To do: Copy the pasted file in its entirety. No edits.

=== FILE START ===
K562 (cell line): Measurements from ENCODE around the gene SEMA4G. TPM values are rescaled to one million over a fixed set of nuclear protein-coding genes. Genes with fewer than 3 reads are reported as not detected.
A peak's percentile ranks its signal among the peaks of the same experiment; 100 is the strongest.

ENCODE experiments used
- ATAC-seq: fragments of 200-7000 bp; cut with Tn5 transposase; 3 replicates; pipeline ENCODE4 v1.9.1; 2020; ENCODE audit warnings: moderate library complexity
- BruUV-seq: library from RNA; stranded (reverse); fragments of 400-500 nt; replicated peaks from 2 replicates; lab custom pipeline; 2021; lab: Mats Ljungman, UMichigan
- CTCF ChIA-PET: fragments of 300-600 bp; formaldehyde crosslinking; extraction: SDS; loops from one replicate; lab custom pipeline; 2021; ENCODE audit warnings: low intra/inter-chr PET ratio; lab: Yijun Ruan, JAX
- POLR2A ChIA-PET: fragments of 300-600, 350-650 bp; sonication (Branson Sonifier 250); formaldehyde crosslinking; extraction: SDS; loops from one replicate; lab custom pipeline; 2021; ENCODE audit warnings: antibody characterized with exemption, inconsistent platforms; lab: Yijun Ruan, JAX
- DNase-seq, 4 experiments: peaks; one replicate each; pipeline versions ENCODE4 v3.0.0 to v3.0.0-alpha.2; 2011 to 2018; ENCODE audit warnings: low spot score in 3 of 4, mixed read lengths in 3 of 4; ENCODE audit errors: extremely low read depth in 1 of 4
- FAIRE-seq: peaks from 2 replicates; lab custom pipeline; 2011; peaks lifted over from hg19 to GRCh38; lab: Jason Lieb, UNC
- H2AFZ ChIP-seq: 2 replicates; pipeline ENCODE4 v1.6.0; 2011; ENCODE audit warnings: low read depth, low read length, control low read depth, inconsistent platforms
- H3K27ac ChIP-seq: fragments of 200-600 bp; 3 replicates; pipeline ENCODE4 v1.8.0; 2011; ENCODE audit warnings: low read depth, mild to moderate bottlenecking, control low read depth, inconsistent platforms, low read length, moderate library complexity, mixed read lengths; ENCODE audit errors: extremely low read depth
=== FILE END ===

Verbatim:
K562 (cell line): Measurements from ENCODE around the gene SEMA4G. TPM values are rescaled to one million over a fixed set of nuclear protein-coding genes. Genes with fewer than 3 reads are reported as not detected.
A peak's percentile ranks its signal among the peaks of the same experiment; 100 is the strongest.

ENCODE experiments used
- ATAC-seq: fragments of 200-7000 bp; cut with Tn5 transposase; 3 replicates; pipeline ENCODE4 v1.9.1; 2020; ENCODE audit warnings: moderate library complexity
- BruUV-seq: library from RNA; stranded (reverse); fragments of 400-500 nt; replicated peaks from 2 replicates; lab custom pipeline; 2021; lab: Mats Ljungman, UMichigan
- CTCF ChIA-PET: fragments of 300-600 bp; formaldehyde crosslinking; extraction: SDS; loops from one replicate; lab custom pipeline; 2021; ENCODE audit warnings: low intra/inter-chr PET ratio; lab: Yijun Ruan, JAX
- POLR2A ChIA-PET: fragments of 300-600, 350-650 bp; sonication (Branson Sonifier 250); formaldehyde crosslinking; extraction: SDS; loops from one replicate; lab custom pipeline; 2021; ENCODE audit warnings: antibody characterized with exemption, inconsistent platforms; lab: Yijun Ruan, JAX
- DNase-seq, 4 experiments: peaks; one replicate each; pipeline versions ENCODE4 v3.0.0 to v3.0.0-alpha.2; 2011 to 2018; ENCODE audit warnings: low spot score in 3 of 4, mixed read lengths in 3 of 4; ENCODE audit errors: extremely low read depth in 1 of 4
- FAIRE-seq: peaks from 2 replicates; lab custom pipeline; 2011; peaks lifted over from hg19 to GRCh38; lab: Jason Lieb, UNC
- H2AFZ ChIP-seq: 2 replicates; pipeline ENCODE4 v1.6.0; 2011; ENCODE audit warnings: low read depth, low read length, control low read depth, inconsistent platforms
- H3K27ac ChIP-seq: fragments of 200-600 bp; 3 replicates; pipeline ENCODE4 v1.8.0; 2011; ENCODE audit warnings: low read depth, mild to moderate bottlenecking, control low read depth, inconsistent platforms, low read length, moderate library complexity, mixed read lengths; ENCODE audit errors: extremely low read depth